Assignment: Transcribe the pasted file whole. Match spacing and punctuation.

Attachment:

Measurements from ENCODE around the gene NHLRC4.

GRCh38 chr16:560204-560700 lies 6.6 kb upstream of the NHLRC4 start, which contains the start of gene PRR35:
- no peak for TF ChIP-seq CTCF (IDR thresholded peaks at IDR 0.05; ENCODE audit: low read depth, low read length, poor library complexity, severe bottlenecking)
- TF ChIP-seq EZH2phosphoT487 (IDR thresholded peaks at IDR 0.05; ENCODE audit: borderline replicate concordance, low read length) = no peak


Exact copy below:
Measurements from ENCODE around the gene NHLRC4.

GRCh38 chr16:560204-560700 lies 6.6 kb upstream of the NHLRC4 start, which contains the start of gene PRR35:
- no peak for TF ChIP-seq CTCF (IDR thresholded peaks at IDR 0.05; ENCODE audit: low read depth, low read length, poor library complexity, severe bottlenecking)
- TF ChIP-seq EZH2phosphoT487 (IDR thresholded peaks at IDR 0.05; ENCODE audit: borderline replicate concordance, low read length) = no peak